Engholm, Ben (1899-1945): Seattle's pioneering radio loudspeaker designer of the 1920s

  • By Peter Blecha
  • Posted 2/06/2009
  • HistoryLink.org Essay 8923
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At the dawn of the commercial radio industry in the early 1920s, Seattle became an unexpected early hotbed of technological innovation. No less than three different companies began producing radio speaker-horns in those years before more advanced "field coil" cone-speakers were invented around 1928. That trio of innovative firms were the Star Radio Co., Kilbourne & Clark -- and most importantly, Bernard "Ben" A. Engholm's incredibly successful Rola Company.

Although various esteemed early inventors -- ranging from Alexander Graham Bell (1847-1922) to Thomas A. Edison (1847-1931) -- had been struggling with limited results since the 1800s to create a speaker (for telephones and disc turntables, respectively) that offered a reasonable level of aural fidelity, it was young Engholm who seems to have independently engineered, in 1923, what was touted as the finest gooseneck-style speaker yet marketed.

Radio's Early Days

The United States' earliest commercial radio stations began making their initial broadcasts around 1919–1920. Entertainment-starved listeners in the state of Washington had their first chance to tune in with the arrival of Seattle's KFC in 1921, KJR and KTW in 1922, and Tacoma's KGB in 1922.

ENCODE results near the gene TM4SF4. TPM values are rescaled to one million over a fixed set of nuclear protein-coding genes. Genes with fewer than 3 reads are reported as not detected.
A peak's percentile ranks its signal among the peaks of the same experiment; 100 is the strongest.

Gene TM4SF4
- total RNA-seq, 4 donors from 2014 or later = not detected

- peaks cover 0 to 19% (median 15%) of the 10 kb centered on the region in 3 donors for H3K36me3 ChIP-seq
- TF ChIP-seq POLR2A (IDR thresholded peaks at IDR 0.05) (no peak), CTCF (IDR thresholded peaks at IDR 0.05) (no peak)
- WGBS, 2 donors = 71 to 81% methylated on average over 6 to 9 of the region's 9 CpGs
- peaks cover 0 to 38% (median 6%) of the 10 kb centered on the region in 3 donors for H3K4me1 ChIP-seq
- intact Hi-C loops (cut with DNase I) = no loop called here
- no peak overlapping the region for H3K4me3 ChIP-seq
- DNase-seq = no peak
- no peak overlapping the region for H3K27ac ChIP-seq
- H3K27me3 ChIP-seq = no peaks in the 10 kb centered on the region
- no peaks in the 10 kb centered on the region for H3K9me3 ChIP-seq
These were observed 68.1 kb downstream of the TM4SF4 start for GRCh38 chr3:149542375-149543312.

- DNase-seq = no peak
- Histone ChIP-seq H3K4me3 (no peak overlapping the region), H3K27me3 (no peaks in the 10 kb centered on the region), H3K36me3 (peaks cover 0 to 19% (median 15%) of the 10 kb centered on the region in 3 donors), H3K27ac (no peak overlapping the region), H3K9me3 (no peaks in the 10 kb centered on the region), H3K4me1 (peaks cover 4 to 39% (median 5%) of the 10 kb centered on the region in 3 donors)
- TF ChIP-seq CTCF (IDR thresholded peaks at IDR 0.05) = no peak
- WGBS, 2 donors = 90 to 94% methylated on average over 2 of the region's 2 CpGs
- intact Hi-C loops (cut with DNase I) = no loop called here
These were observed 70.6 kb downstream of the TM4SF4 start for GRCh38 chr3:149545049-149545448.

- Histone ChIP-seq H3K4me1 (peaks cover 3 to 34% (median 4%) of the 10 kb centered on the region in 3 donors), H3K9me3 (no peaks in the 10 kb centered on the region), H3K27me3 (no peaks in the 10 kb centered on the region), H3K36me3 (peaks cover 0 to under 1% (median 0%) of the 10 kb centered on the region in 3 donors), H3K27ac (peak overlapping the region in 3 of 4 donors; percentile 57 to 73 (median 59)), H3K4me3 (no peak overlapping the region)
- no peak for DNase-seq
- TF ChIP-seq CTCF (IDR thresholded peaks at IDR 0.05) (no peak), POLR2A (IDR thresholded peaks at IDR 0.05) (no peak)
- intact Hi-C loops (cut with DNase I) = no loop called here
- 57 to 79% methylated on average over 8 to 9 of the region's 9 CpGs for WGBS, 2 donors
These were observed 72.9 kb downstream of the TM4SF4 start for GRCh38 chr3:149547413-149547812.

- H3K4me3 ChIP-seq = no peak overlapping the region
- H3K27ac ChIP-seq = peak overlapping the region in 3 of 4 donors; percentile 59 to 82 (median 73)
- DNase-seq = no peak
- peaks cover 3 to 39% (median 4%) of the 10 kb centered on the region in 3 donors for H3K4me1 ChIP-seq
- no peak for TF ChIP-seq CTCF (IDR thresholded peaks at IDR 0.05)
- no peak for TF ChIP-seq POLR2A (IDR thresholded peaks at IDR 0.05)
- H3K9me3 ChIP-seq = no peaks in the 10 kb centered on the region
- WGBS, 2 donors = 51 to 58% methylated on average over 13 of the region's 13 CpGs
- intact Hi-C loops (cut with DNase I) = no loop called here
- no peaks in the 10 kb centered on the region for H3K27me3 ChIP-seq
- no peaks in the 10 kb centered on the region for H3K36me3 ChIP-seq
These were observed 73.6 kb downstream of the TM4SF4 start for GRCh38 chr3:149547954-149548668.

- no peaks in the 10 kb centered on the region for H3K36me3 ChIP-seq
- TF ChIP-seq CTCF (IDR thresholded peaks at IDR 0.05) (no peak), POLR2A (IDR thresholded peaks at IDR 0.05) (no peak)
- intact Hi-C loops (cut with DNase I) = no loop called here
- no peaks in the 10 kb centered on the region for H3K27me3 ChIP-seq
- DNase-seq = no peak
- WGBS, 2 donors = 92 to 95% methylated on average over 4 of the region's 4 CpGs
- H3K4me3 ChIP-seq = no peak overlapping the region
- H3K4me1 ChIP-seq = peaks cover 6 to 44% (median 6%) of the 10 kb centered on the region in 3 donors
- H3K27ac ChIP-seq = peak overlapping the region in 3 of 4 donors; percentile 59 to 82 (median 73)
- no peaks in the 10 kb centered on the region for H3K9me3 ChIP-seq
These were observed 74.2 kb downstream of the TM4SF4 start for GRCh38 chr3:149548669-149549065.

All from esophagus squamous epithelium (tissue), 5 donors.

A craze for radio began almost immediately, with amateur clubs forming, and various retail shops in Seattle did a brisk business selling outboard loudspeakers -- such as the ones made by the San Francisco-based Magnavox Company (1917), the New York-based Lektophone firm's Phonetron (1921), and RCA's Radiola (1922), or Winkler-Reichmann's Chicago-made Thorophone (1923) -- which were typically attached by wires to receiver devices (like the popular Atwater-Kent brand models). 

By February 1922 it was reported that: "In Seattle this development in wireless interest is manifest in every one of the ten or more shops which supply apparatus and parts. The majority of these shops are manufacturing their own and assembling parts of others' patented sets ... . The result of all this extraordinary demand is that certain shops have been obliged to close part of the day so that receiving set parts can be made up over night for the showcases or shelves the following day. Every clerk, of course, is a maker of wireless sets, or parts, and he has to be taken from the counter to the bench to meet the demands of the trade" (The Seattle Times).